There is a company advertising that they'll provide auto repair customers peace of mind with a guarantee. If you're not happy, they'll set things straight. The fine print of the guarantee reveals a completely different message, however.

Image result for <a href=

To be clear, I haven't any personal gripe using this type of company. Their commercial just happened to exhibit someone typing in "auto repair" into the search bar. Intrigued, I made a decision to investigate. The TV ad shows images of helpful car repair people such as a tow truck driver, along with happy consumers - grateful because they've finally found someone they could trust. In essence, they're telling us that people don't need certainly to worry if we select among the service providers listed with them. Unfortunately, this type of protection is not really possible.

The specific terms and conditions behind the guarantee reveal that this system is going to do very little. It states that it makes no representations or guarantees. In other words, it's not any kind of binding car warranty.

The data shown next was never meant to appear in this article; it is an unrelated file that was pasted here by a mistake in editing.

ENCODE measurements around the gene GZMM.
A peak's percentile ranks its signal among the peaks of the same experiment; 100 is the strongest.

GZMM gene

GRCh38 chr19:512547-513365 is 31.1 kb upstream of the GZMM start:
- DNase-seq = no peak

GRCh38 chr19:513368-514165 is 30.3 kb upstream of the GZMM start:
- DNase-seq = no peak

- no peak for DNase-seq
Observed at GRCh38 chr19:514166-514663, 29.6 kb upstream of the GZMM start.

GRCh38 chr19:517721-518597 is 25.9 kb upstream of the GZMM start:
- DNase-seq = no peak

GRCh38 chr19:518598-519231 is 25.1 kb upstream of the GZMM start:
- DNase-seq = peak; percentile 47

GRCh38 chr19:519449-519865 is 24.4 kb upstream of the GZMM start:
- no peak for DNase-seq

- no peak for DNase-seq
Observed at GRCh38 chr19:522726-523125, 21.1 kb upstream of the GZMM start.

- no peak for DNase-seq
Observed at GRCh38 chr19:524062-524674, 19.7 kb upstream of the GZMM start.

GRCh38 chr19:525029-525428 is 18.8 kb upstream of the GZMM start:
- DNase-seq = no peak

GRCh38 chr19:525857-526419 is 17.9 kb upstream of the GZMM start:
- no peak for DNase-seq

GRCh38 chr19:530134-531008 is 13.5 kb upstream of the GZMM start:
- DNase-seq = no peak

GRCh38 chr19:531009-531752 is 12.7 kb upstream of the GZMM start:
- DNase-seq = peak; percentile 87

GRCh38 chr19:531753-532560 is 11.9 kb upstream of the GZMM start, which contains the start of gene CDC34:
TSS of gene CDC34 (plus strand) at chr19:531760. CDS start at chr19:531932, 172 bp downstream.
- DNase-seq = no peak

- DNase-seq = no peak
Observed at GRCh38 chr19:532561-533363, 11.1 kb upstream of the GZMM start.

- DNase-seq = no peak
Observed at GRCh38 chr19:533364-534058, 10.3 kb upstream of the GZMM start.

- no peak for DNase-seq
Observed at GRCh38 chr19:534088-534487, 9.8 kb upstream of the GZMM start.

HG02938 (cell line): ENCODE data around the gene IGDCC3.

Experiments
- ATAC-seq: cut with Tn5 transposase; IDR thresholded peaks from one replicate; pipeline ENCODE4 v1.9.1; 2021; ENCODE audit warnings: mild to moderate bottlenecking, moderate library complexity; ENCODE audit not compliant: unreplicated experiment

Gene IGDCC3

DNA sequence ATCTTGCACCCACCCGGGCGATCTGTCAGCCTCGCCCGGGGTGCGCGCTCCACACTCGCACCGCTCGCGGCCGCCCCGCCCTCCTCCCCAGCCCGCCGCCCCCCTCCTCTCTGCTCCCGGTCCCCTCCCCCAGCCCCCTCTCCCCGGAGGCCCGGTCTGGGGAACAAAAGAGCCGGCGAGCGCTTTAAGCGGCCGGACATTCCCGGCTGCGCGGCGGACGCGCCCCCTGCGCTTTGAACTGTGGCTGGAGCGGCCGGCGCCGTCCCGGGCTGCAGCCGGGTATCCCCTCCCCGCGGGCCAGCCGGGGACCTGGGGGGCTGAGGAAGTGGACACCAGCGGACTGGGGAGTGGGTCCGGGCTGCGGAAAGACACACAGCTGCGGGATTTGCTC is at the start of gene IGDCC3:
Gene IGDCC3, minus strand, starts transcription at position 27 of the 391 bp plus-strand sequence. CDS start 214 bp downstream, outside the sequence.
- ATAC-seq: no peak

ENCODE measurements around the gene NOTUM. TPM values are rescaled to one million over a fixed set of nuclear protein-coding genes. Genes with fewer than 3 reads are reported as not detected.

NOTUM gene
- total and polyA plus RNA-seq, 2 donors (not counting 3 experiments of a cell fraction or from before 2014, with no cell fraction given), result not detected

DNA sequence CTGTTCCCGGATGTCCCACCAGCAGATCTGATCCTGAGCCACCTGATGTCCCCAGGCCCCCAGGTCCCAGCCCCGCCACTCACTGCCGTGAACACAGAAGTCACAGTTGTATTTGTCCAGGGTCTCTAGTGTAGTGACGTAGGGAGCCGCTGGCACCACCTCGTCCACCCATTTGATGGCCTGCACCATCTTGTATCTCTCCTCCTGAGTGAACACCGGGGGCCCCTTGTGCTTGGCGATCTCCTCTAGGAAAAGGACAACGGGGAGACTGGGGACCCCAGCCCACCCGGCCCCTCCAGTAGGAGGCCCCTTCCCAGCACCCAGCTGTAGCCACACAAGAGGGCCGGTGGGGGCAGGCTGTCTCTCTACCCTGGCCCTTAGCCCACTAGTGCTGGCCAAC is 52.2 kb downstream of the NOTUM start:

Image result for <a href=

What's interesting is that the commercial fades of its way to suggest richmond towing services that they can relieve all our worries, but they do not pre-screen or review ANY of the firms that participate in the program. While there is a small reimbursement if you have a problem, you must prove it had been negligence on your time and at your expense.

There's nothing wrong with aggressive marketing - but it needs to be backed up. It has to have substance. Many auto repair companies cross the line by overpromising and under-delivering. When things sound too good to be true, it's because they often are. As it pertains to car repair and guarantees, we can't be too careful. Read the fine print.

Views: 17

Comment

You need to be a member of SMS Students, Alumni and Friends Foundation to add comments!

Join SMS Students, Alumni and Friends Foundation

© 2019   Created by Fountainhead.   Powered by

Badges  |  Report an Issue  |  Terms of Service